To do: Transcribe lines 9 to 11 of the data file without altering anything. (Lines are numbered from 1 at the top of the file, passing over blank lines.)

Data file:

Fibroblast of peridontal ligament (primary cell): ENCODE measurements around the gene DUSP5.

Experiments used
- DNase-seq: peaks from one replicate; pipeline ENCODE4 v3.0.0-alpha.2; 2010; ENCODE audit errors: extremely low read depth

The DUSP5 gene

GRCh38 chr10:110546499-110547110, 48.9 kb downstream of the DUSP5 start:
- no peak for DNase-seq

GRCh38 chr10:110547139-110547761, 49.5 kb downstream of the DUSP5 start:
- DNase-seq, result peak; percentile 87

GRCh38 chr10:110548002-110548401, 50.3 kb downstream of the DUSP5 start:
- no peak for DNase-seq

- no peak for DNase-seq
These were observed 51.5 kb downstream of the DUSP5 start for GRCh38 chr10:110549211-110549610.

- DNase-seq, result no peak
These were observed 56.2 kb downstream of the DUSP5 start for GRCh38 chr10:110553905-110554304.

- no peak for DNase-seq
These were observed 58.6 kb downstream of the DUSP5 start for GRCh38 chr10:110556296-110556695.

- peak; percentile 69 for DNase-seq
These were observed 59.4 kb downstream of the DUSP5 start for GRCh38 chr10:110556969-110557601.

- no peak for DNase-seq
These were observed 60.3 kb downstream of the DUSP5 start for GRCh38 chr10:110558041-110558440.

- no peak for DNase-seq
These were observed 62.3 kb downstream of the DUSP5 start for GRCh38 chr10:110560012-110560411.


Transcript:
GRCh38 chr10:110548002-110548401, 50.3 kb downstream of the DUSP5 start:
- no peak for DNase-seq

- no peak for DNase-seq